You’ll have another…
What’s a Ridiculous Preakness without drinks? We thought you’d never ask.
Whether you prefer the traditional Black Eyed Susan, a modern remix, or some of Baltimore’s best bartenders’ own attempts at a signature Preakness drink, our mobile Preakness guide has you covered.
(Oh, there’s lots of other handy tips, too, for those going to the race as well as watching. If it takes drinks to get you in the door, so be it.)
You certainly look cool…
… “Thanks, you don’t look so hot yourself.” (Sorry, Yogi Berra quote. Couldn’t help it.)
If you like your Preaknesses hot or muddy, this year might not be your year. The forecast calls for a clear, under 80-degree race day.
This time, the meteorological records, at least, appear safe.
The hottest Preakness of the past 30 years was 1998, when the mercury hit 90.
The coolest came five years later. In 2003, it barely got above 53.
We couldn’t find any record keepers of mud volume, but 2005 has to be a contender.
What does Lindsay Lohan do the third Saturday in May?
A winning post from our 2011 Mobbies friends.
Duff Goldman we’re not
Bad news: They rejected our application at Charm City Cakes. Good news: We work with journalists, who will devour our snack stadium before they can judge it. (You see, the one thing news professionals don’t ask questions about is free food.)
Yes, that’s supposed to be an edible Pimlico: Rice Krispie treat clubhouse and press box, tortilla chip track, green salsa turf, M&M fans, and Berger cookie Winner’s Circle.
No, the proportions aren’t exact. Thanks for noticing. After snacking on the scrap materials, right now, we’re more worried about a different kind of scale.
In college we insisted the school had the grass painted to impress parents and visitors. As much as we did, the school insisted it didn’t.
At the Preakness, they really do paint plants. Though, for less vain reasons.
While their alcoholic namesake, many a reveler can attest, is the real deal, the Black-eyed Susan flowers draped over the winning horse are not.
They are daisies with their centers painted black.
Why? One, Black-eyed Susans aren’t in bloom in May, our own Susan, Susan Reimer, explained on her garden blog last year. Two, they are a wildflower too delicate to be woven into a blanket.
So, they paint them black. Hundreds of them.
Preakness party like it’s 1999
Before there was an app for everything, there was a Geocities page. And, thanks to the Internet Archive, many are still around, even though Yahoo shut down the pioneering self-publishing community in 2009.
One we’re especially grateful was cataloged is this Preakness party planning site, complete with green-bold-italic Comic Sans, swaying Black-eyed Susan GIFs and a Midi rendition of “Maryland, My Maryland.”
Don’t be too distracted by all the flowers, though. (There are A LOT.) The author throws a classy party. Who can help us curl ribbon for the flatware settings?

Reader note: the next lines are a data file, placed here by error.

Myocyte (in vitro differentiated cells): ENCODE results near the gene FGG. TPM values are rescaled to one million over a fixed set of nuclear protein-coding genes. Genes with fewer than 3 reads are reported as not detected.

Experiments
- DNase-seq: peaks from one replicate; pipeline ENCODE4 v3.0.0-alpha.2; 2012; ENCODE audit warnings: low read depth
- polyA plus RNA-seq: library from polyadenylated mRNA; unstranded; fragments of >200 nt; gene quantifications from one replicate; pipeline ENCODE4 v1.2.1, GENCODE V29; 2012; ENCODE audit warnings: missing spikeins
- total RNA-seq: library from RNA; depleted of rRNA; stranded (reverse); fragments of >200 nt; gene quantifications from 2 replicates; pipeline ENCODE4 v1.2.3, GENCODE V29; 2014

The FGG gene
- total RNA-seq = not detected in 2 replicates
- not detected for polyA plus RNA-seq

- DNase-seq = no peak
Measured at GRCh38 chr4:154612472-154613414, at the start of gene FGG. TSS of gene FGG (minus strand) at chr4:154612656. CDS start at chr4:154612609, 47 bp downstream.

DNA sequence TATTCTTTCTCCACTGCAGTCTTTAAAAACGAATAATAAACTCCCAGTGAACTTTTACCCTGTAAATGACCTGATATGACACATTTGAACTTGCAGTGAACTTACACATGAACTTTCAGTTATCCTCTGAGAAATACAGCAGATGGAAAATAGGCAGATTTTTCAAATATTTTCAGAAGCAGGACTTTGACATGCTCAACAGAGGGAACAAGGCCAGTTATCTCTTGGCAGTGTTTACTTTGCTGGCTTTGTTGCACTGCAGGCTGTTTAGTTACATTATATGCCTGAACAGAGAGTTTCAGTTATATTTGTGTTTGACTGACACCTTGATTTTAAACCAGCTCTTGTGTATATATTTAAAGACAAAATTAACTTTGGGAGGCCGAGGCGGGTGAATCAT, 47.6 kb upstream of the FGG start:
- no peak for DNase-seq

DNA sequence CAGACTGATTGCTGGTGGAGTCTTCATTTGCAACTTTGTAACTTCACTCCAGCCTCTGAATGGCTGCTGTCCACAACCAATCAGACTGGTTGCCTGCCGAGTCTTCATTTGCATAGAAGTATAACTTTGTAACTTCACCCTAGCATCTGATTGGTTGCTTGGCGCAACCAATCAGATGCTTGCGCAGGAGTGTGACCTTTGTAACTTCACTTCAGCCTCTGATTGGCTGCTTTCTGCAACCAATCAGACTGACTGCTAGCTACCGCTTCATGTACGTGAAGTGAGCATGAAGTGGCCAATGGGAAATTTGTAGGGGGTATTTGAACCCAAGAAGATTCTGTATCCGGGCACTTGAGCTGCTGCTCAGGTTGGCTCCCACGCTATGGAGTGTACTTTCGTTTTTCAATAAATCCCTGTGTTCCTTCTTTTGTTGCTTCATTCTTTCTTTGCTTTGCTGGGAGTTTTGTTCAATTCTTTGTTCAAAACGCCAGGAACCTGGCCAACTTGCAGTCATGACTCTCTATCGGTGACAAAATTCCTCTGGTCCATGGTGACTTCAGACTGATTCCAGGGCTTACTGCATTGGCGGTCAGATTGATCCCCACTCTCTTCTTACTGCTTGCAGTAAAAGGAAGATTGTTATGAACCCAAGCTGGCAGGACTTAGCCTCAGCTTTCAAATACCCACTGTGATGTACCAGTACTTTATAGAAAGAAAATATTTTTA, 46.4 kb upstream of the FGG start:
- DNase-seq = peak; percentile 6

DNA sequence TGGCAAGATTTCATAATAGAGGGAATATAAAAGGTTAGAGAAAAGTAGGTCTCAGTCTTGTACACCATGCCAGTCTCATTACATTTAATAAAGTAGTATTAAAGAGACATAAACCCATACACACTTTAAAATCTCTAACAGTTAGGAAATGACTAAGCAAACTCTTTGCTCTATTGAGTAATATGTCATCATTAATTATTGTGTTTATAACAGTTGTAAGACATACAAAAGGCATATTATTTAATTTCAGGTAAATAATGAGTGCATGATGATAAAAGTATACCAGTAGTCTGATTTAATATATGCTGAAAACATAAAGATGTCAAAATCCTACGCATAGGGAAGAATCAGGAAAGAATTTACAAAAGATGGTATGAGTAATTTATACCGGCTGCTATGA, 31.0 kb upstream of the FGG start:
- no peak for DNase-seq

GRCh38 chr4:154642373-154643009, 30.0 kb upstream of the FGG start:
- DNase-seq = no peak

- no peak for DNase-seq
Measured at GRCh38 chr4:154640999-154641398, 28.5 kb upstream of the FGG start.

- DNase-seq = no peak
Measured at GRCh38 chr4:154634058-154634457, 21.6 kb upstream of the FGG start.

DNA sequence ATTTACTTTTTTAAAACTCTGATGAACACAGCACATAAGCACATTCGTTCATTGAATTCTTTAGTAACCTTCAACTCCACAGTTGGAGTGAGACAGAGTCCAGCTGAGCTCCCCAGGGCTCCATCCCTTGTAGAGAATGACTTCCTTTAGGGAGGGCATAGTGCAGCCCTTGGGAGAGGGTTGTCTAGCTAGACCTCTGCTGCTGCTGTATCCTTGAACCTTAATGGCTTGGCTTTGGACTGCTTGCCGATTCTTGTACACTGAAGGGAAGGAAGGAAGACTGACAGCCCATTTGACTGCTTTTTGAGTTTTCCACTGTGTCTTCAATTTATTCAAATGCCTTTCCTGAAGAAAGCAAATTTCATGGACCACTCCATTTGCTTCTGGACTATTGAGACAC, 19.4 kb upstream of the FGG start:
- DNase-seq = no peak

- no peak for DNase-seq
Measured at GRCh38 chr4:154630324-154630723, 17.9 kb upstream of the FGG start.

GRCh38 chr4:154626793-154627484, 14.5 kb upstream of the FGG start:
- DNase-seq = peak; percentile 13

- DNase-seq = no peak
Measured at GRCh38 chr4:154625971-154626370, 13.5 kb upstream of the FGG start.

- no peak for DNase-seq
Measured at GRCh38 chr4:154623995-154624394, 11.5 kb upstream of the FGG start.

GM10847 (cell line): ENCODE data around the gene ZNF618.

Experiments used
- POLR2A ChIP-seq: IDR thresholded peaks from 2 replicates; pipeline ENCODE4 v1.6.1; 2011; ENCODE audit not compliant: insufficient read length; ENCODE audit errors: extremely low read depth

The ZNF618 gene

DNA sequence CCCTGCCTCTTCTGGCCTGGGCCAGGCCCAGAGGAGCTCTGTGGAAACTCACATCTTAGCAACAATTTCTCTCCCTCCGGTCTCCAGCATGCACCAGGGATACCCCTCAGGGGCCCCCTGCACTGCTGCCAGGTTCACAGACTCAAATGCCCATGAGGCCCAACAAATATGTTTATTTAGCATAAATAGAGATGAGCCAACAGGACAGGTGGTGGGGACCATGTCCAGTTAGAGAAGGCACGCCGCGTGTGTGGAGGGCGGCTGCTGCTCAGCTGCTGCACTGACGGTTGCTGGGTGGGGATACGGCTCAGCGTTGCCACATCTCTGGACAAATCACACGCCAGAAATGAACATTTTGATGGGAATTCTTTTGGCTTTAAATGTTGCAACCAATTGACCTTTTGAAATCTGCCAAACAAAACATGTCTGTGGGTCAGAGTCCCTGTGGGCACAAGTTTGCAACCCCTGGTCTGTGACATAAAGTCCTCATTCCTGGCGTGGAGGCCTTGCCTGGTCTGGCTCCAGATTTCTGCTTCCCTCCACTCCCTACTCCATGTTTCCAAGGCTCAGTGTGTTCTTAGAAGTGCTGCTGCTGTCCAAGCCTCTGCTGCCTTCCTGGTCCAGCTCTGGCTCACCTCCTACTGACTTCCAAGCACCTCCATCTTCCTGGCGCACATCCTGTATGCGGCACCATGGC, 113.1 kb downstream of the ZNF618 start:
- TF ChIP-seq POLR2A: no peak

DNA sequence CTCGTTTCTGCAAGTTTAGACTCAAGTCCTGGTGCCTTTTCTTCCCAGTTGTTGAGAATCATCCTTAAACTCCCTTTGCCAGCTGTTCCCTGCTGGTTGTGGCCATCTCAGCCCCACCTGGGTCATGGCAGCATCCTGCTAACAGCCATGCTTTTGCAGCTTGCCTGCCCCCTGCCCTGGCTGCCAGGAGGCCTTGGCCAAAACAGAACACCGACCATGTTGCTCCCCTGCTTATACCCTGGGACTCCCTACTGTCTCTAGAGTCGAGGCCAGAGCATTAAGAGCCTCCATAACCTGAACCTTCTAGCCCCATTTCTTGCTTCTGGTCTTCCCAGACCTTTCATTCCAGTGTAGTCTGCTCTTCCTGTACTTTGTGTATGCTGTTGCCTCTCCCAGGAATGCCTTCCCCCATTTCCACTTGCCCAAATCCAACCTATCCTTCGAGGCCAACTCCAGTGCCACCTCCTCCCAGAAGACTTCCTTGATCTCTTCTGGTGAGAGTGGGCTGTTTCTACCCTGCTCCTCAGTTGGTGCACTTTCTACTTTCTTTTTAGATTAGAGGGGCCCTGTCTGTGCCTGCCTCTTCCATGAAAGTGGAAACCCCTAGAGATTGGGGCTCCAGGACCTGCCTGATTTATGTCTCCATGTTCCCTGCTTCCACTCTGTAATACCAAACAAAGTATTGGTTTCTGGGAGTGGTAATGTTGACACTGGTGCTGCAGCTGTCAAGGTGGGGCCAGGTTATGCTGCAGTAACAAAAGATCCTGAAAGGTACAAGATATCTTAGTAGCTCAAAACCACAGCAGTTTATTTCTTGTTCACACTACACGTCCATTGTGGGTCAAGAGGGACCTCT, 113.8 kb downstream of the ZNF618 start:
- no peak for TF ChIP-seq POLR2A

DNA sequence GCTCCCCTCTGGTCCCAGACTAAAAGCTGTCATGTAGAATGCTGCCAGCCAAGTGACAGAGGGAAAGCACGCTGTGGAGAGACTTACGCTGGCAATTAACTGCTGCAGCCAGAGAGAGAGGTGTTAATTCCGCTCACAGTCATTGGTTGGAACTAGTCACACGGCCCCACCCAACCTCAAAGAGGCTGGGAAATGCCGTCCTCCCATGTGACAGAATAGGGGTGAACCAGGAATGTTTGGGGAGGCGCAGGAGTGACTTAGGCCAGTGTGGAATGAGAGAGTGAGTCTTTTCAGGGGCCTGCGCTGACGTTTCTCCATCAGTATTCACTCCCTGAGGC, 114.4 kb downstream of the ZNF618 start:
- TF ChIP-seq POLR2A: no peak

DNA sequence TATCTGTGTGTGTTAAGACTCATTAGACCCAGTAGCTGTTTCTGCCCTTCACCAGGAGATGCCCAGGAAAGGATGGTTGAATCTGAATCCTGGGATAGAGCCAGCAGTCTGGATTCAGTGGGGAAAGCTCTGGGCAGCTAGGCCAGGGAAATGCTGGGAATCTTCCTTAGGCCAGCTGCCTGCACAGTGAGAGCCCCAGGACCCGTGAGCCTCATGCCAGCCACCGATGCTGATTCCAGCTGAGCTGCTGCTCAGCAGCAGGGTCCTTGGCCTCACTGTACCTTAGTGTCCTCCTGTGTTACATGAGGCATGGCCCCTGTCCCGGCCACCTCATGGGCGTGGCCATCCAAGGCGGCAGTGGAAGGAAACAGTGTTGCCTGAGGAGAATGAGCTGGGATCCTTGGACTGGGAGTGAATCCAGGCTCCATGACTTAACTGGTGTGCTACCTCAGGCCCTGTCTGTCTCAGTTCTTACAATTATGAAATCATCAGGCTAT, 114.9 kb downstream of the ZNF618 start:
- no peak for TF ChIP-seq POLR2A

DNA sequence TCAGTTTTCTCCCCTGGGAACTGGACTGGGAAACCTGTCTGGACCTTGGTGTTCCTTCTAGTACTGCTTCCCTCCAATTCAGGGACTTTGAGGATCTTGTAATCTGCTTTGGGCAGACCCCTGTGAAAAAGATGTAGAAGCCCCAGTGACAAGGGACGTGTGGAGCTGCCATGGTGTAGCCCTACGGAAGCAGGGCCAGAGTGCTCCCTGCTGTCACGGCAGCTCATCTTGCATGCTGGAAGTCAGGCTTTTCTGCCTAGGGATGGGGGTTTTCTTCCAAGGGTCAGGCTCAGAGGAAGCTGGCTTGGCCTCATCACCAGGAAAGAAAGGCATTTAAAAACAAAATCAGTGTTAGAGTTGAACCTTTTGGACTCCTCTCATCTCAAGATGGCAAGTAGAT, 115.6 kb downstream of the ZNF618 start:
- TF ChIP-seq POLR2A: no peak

Sun Talk: What’s your most ridiculous Preakness story?*
*That we can publish.
Everybody who’s been seems to have at least one. We’ll highlight some of the best in a future post.
If you have a story we can’t publish, flag us down on Saturday. Given all we’ve seen, it’s pretty hard to make us blush.
Don’t break the mirror!
Affixed on the calendar on the third Saturday in May, the Preakness itself is a day full of rituals: From wearing flamboyant hats, to painting the weather vane the winner’s colors, to yes, running along the tops of portable toilets.
But, for bettors, race participants (and, we’d wager, cornhole participants as well) there are also less public observances. To deal with the uncertainty even all the preparation in the world leaves behind, they have superstitions.
The ones stakeholders were willing to disclose in a 2010 Sun article are eccentric enough. We can only guess about those they insist on keeping private, as a Preakness-winning jockey said is customary among riders.
There is the trainer who habitually avoids the color red. There is the longtime Pimlico barber — himself an admittedly poor handicapper — whose customers return to get “lucky” haircuts. There is the bettor who plays horses’ numbers coinciding with the birthday of his American Eskimo dog who died 14 years ago.
Experts say horse racing is a magnet for superstition because, like life, it is so uncertain.
Have your own Preakness superstitions? Let us know. (Especially cornhole players. We’re looking for an edge this year.)
Sun Preakness 2012 section
Overheard at the Preakness
Who says comedy is hard? Without even trying, you contributed the below gems to last year’s Overheard at the Preakness feature and made us LOL several times. Yeah, that was us. (Someone at the betting windows told us we have a “horse laugh.” Not sure whether that was a joke.)
Awkward laugh and all, we’ll have our ears open again May 19. But, Preakness-goers have more than 100,000 mouths.
On race day, help make sure we don’t miss something funny, strange, classic — perhaps even legendary — by sending it to this blog. To do so, simply email the quote (and an illustrative picture, if you like) to firstname.lastname@example.org.
Like your teacher said: We all want to laugh, too.
As promised, here are some of last year’s highlights:
- “This is the only horse I’ve seen all day.”
— infield fan with horse head costume
- “Either way, it’s time to accelerate your drinking consumption significantly!”
— Black-eyed Susan vendor’s Rapture-inspired sales pitch
- “Where’s the ice cream stand?”
— big, heavily tatooed guy to usher
- “Yankees suck!”
— group marching through infield tunnel (chanting)
- “Hold on, I wanna place my bets before I get too drunk.”
- “Got any betting tips?” / “Yeah, don’t bet.”
— Overheard after a photo finish